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TetCTF 2022 Web

First web challenge at TetCTF 2022, 2X-Service seems to be an XPath XML parser. The first thing we see on the home page is a form with two inputs :

This seems to use our provided XPath to give us the value located at that path in our XML data.

On the Source page, we can find a link to the source code of the Flask backend, hosted on Google Drive.

import random
import os
from flask import Flask, render_template, render_template_string, url_for, redirect, request
from flask_socketio import SocketIO, emit, send
from xml.etree import ElementTree, ElementInclude

app = Flask(__name__)
socketio = SocketIO(app)

def index():
	return redirect(url_for('dashboard'))

def dashboard():
	return render_template('dashboard.html')

def source():
	return render_template('source.html')

def about():
	return render_template('about.html')

def handle_message(xpath, xml):
	if len(xpath) != 0 and len(xml) != 0 and "text" not in xml.lower():
			res = ''
			root = ElementTree.fromstring(xml.strip())
			for elem in root.findall(xpath):
				if elem.text != "":
					res += elem.text + ", "
			emit('result', res[:-2])
		except Exception as e:
			emit('result', 'Nani?')
		emit('result', 'Nani?')

@socketio.on('my event')
def handle_my_custom_event(json):
	print('received json: ' + str(json))

if __name__ == '__main__':, host='', port=8003)

After reading the source code, I noted three very interesting things:

  • the secret key stored in the SECRET_KEY attribute of the app’s config
  • the condition that prevents the XML input to contain the text word
  • the call to ElementInclude.include(root)

At first, I didn’t understand why they put this condition preventing the use of the text word, so I just ignored it for the moment and searched more informations about the second point, the include call.

In the Python documentation for the xml module, this function is explained in the section about XInclude. In short, this is just a way to include data in an XML document, which can be XML (the default) but also plain text.

So the idea is to include the file as plain text in our XML document to leak the secret key. Let’s try that.

<xi:include href="" parse="text"/>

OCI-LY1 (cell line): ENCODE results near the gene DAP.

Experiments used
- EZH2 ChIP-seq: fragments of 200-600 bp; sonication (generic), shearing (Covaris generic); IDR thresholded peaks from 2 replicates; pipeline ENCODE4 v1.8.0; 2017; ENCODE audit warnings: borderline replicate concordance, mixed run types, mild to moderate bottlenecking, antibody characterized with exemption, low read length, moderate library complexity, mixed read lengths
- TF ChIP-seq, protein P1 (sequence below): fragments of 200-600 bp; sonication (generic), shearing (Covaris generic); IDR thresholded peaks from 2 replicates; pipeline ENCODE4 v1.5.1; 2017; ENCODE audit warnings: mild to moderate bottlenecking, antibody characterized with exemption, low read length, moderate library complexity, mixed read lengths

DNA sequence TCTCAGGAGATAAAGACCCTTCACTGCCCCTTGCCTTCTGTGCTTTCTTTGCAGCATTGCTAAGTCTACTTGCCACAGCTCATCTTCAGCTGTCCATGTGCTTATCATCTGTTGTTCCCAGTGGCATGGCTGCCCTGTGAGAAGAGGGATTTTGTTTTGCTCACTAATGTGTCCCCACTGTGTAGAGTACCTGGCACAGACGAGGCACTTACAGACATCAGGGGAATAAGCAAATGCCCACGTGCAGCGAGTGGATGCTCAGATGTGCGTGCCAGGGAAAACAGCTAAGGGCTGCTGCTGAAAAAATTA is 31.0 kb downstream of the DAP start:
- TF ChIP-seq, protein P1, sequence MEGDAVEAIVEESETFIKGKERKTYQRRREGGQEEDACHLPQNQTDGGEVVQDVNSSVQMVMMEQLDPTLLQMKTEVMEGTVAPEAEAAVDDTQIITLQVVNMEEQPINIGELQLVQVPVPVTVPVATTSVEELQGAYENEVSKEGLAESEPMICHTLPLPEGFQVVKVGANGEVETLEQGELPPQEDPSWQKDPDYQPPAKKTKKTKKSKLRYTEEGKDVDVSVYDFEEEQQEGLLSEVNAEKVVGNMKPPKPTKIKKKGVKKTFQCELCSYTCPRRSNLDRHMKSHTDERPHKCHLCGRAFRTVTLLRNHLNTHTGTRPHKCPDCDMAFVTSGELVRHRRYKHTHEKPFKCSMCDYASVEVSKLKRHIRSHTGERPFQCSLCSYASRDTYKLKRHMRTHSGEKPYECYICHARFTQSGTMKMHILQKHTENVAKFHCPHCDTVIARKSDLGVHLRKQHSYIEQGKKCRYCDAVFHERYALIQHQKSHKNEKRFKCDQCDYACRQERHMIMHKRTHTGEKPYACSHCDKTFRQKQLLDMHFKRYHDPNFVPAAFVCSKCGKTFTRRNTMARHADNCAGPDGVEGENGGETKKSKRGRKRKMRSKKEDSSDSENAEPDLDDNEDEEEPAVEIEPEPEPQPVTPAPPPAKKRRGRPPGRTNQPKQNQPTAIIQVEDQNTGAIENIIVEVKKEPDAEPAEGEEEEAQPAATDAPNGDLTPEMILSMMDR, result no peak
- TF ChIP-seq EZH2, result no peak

Now the text condition started making sense. It’s a protection that tries to prevent us from using a text include.

The only two values allowed for the parse attribute in Python’s XML module are xml and text, xml being the default if missing. There’s no other way to include a text file.
I searched a lot how I could encode characters so that they are interpretered as the word text without being written as such in the XML, or how I could split the word in some kind of “variables” that I could concatenate.
But after a lot of research, I unfortunately didn’t find anything to do one of these. I got stuck here and couldn’t flag this challenge during the CTF.
These were actually pretty good ideas I had, because in the end, both these methods were possible to solve the challenge. Maybe I should have continue to make Google searches.

Here is the kind of “concatenated variables” solution. It uses internal entities.
We could actually use XML entities to act as variables and combine them to recreate the text word:

<!DOCTYPE replace [ <!ENTITY x "tex"> <!ENTITY y "&x;t"> ]>
<document xmlns:xi="">
        <xi:include parse="&y;" href=""/>

And that’s it, we get the content of the file. But this isn’t the end yet: as you can see, the key variable is actually taken from the process environment.
So we just have to use the same process to include the content of /proc/self/environ.

In Chromium based browsers, as the alert pop up with the result contains a lot of text, its content is truncated and you can’t see much further. So I just started Firefox instead, where the alert pop up contains everything.

Just after the key which is a lot of ds, we can see a FLAG environment variable.

Flag : TetCTF{Just_Warm_y0u_uP_:P__}